Fig. 1.
Fig. 1.:
Chest wall defect after debridement. Flap elevation and rotation: the pedicle is marked with an arrow.
Fig. 2.
Fig. 2.:
Inset flap.

We have presented a patient with a significant anterior chest wall defect and limited reconstructive options. She successfully underwent reconstruction of this defect with a modification of the Bakamjian deltopectoral flap, which included a pectoralis major and breast skin myocutaneous component. We describe and illustrate the elevation and rotation of this deltopectomyomammary flap as another potential pedicled, myocutaneous composite flap for reconstruction of large anterior chest wall defects.

Alexander M. Spiess, M.D.

Frank A. Baciewicz, Jr., M.D.

Eti Gursel, M.D.

Allegheny General Hospital

Pittsburgh, Pa.


1. Bakamjian, V. Y. A two-stage method for pharyngoesophageal reconstruction with a primary pectoral skin flap. Plast. Reconstr. Surg. 36: 173, 1965.
2. Robinson, D. W. The deltopectoral flap in chest wall reconstruction. Br. J. Plast. Surg. 29: 22, 1976.
3. Arnold, P. G., and Pairolero, P. C. Chondrosarcoma of the manubrium: Resection and reconstruction with pectoralis major muscle. Mayo Clin. Proc. 53: 54, 1978.
4. Schepelmann, E. Zur plastische Deckung nach Mammaamputation. Zentralbl. Gyneaekol. 48: 1902, 1924.
5. Hallock, G. G. The breast musculocutaneous flap for complete coverage of the median sternotomy wound. Plast. Reconstr. Surg. 112: 199, 2003.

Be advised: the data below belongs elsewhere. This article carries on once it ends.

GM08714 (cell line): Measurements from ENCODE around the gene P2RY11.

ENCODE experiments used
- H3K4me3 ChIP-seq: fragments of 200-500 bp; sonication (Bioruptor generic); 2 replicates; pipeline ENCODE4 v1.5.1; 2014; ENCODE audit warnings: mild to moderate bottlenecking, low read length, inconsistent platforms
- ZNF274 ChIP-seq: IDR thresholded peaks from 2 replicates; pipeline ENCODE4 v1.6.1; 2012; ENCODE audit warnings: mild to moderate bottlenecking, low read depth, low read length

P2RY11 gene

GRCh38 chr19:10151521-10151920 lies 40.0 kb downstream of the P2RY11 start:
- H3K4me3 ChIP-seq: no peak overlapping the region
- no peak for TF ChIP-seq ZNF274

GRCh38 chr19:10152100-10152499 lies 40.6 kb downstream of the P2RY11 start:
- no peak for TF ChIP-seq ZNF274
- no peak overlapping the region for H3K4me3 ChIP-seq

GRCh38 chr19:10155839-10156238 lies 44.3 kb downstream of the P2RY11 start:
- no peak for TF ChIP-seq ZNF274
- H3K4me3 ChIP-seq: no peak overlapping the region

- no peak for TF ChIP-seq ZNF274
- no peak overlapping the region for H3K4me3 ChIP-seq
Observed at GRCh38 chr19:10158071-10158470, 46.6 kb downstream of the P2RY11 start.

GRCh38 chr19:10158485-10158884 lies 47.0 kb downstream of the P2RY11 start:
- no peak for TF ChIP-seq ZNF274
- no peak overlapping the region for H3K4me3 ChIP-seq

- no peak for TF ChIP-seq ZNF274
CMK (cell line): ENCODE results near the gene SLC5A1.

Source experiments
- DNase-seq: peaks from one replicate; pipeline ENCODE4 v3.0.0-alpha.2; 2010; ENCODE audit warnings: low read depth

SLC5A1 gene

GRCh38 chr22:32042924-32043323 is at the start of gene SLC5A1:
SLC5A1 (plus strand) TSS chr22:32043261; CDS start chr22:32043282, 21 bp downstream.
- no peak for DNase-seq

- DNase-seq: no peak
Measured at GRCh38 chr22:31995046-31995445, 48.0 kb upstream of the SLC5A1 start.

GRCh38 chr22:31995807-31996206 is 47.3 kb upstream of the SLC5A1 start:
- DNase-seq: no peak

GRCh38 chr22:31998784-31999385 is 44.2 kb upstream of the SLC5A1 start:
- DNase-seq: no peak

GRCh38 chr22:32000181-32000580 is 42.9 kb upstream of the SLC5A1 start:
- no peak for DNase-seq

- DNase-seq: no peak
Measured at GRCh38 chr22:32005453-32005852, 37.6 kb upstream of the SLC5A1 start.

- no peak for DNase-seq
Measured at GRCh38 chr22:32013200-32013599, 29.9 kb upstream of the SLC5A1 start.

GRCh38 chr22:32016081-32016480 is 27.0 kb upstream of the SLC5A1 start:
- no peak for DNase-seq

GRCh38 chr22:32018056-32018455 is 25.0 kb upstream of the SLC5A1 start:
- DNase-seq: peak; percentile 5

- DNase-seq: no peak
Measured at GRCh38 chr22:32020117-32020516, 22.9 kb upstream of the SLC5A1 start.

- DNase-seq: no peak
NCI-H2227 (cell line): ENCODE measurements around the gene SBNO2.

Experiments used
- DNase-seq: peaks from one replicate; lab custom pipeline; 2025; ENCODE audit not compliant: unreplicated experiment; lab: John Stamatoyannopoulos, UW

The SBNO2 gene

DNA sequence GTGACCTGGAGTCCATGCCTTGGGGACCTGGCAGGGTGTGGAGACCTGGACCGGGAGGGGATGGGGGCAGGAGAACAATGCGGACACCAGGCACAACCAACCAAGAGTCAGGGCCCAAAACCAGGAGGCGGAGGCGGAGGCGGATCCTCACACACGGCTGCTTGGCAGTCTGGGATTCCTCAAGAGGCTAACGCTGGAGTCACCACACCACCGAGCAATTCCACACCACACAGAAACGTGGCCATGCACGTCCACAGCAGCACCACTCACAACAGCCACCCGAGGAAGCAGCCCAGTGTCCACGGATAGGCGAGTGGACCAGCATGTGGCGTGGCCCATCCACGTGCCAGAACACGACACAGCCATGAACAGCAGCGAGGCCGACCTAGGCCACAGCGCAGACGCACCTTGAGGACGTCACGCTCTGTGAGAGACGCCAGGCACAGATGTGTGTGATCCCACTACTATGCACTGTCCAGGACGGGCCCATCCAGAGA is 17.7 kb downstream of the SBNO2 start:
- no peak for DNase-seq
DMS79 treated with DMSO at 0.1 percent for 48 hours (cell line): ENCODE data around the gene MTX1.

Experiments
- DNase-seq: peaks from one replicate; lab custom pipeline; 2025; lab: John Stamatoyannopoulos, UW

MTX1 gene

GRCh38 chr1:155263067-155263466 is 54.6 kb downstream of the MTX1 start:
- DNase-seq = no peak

6. Hughes, K. C., Henry, M. J., Turner, J., and Manders, E. K. Design of the cyclops flap for chest-wall reconstruction. Plast. Reconstr. Surg. 100: 1146; discussion 1152, 1997.

Section Description


Viewpoints, pertaining to issues of general interest, are welcome, even if they are not related to items previously published. Viewpoints may present unique techniques, brief technology updates, technical notes, and so on. Viewpoints will be published on a space-available basis because they are typically less timesensitive than Letters and other types of articles. Please note the following criteria:

Authors will be listed in the order in which they appear in the submission. Viewpoints should be submitted electronically via PRS' enkwell, at We strongly encourage authors to submit figures in color.

We reserve the right to edit Viewpoints to meet requirements of space and format. Any financial interests relevant to the content must be disclosed. Submission of a Viewpoint constitutes permission for the American Society of Plastic Surgeons and its licensees and assignees to publish it in the Journal and in any other form or medium.

The views, opinions, and conclusions expressed in the Viewpoints represent the personal opinions of the individual writers and not those of the publisher, the Editorial Board, or the sponsors of the Journal. Any stated views, opinions, and conclusions do not reflect the policy of any of the sponsoring organizations or of the institutions with which the writer is affiliated, and the publisher, the Editorial Board, and the sponsoring organizations assume no responsibility for the content of such correspondence.

©2008American Society of Plastic Surgeons